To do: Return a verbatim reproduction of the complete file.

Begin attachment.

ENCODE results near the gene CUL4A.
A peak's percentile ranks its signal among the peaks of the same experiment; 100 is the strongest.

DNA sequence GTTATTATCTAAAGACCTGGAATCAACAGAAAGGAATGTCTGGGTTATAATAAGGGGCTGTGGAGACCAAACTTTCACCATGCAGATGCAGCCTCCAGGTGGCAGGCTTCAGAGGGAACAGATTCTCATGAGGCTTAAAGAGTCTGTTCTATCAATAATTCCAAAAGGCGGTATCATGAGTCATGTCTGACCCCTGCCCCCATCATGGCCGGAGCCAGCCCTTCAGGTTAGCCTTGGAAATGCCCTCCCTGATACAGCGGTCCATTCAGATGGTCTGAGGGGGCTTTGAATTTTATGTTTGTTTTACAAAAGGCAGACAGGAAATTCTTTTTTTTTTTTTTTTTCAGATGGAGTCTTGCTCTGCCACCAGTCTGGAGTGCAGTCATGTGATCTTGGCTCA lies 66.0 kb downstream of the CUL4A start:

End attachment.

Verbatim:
ENCODE results near the gene CUL4A.
A peak's percentile ranks its signal among the peaks of the same experiment; 100 is the strongest.

DNA sequence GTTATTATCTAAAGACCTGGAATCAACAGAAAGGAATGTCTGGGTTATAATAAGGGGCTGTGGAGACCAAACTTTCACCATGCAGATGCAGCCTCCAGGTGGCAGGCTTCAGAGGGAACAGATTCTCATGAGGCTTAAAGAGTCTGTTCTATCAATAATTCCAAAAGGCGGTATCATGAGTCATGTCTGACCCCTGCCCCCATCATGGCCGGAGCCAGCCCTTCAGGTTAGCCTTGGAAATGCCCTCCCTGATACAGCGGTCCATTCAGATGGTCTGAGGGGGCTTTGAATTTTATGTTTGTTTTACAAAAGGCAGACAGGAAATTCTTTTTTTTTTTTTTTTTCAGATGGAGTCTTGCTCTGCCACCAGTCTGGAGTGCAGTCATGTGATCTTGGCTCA lies 66.0 kb downstream of the CUL4A start: